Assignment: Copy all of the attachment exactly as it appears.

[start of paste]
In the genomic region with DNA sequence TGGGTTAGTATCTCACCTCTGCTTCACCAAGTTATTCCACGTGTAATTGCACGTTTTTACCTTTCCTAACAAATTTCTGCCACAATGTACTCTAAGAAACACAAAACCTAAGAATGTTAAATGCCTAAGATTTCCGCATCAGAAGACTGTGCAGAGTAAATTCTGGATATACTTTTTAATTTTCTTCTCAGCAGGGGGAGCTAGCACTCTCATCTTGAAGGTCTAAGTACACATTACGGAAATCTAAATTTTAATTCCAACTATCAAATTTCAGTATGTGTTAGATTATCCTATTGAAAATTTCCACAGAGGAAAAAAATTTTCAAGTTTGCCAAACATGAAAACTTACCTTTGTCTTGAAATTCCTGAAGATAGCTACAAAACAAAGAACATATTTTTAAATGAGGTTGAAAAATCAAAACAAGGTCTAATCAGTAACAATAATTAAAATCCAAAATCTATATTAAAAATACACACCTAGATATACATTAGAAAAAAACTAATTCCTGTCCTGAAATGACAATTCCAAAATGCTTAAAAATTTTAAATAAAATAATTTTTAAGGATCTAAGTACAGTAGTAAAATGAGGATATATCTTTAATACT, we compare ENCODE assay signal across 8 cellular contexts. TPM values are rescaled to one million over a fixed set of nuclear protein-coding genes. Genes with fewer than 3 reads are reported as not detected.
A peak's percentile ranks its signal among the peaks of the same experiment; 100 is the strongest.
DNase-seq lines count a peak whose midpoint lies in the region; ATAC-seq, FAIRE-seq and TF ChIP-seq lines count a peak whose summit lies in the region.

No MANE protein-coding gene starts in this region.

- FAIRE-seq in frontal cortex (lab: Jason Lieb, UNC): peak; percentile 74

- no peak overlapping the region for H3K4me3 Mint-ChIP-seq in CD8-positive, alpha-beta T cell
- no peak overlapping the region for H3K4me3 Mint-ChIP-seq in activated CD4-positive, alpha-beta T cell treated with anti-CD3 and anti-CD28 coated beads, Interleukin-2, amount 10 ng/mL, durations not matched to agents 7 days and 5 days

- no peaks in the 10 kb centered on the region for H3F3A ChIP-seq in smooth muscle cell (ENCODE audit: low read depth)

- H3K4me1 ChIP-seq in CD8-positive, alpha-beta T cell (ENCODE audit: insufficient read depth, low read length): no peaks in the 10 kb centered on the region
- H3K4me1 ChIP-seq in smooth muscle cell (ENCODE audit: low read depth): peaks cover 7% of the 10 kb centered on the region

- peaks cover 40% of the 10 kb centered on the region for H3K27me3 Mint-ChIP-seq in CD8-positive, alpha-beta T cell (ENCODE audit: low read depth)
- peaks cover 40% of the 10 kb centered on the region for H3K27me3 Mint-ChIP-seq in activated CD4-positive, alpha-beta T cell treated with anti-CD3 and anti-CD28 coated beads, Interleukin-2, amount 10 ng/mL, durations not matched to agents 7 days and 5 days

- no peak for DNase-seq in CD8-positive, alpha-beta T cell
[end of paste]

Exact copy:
In the genomic region with DNA sequence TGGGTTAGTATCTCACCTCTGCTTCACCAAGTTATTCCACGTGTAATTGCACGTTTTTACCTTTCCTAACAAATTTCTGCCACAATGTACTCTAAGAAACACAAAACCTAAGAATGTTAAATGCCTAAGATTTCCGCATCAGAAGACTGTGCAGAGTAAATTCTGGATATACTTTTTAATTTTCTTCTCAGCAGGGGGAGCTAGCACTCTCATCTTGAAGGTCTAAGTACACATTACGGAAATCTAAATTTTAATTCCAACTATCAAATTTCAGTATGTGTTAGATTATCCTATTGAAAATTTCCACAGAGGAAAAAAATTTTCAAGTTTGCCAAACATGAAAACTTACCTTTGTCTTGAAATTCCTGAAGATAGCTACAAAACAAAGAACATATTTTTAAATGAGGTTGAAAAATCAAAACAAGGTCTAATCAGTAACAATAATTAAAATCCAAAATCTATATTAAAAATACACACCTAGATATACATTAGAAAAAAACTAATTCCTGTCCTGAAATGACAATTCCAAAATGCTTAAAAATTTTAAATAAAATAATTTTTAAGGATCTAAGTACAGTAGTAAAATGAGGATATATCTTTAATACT, we compare ENCODE assay signal across 8 cellular contexts. TPM values are rescaled to one million over a fixed set of nuclear protein-coding genes. Genes with fewer than 3 reads are reported as not detected.
A peak's percentile ranks its signal among the peaks of the same experiment; 100 is the strongest.
DNase-seq lines count a peak whose midpoint lies in the region; ATAC-seq, FAIRE-seq and TF ChIP-seq lines count a peak whose summit lies in the region.

No MANE protein-coding gene starts in this region.

- FAIRE-seq in frontal cortex (lab: Jason Lieb, UNC): peak; percentile 74

- no peak overlapping the region for H3K4me3 Mint-ChIP-seq in CD8-positive, alpha-beta T cell
- no peak overlapping the region for H3K4me3 Mint-ChIP-seq in activated CD4-positive, alpha-beta T cell treated with anti-CD3 and anti-CD28 coated beads, Interleukin-2, amount 10 ng/mL, durations not matched to agents 7 days and 5 days

- no peaks in the 10 kb centered on the region for H3F3A ChIP-seq in smooth muscle cell (ENCODE audit: low read depth)

- H3K4me1 ChIP-seq in CD8-positive, alpha-beta T cell (ENCODE audit: insufficient read depth, low read length): no peaks in the 10 kb centered on the region
- H3K4me1 ChIP-seq in smooth muscle cell (ENCODE audit: low read depth): peaks cover 7% of the 10 kb centered on the region

- peaks cover 40% of the 10 kb centered on the region for H3K27me3 Mint-ChIP-seq in CD8-positive, alpha-beta T cell (ENCODE audit: low read depth)
- peaks cover 40% of the 10 kb centered on the region for H3K27me3 Mint-ChIP-seq in activated CD4-positive, alpha-beta T cell treated with anti-CD3 and anti-CD28 coated beads, Interleukin-2, amount 10 ng/mL, durations not matched to agents 7 days and 5 days

- no peak for DNase-seq in CD8-positive, alpha-beta T cell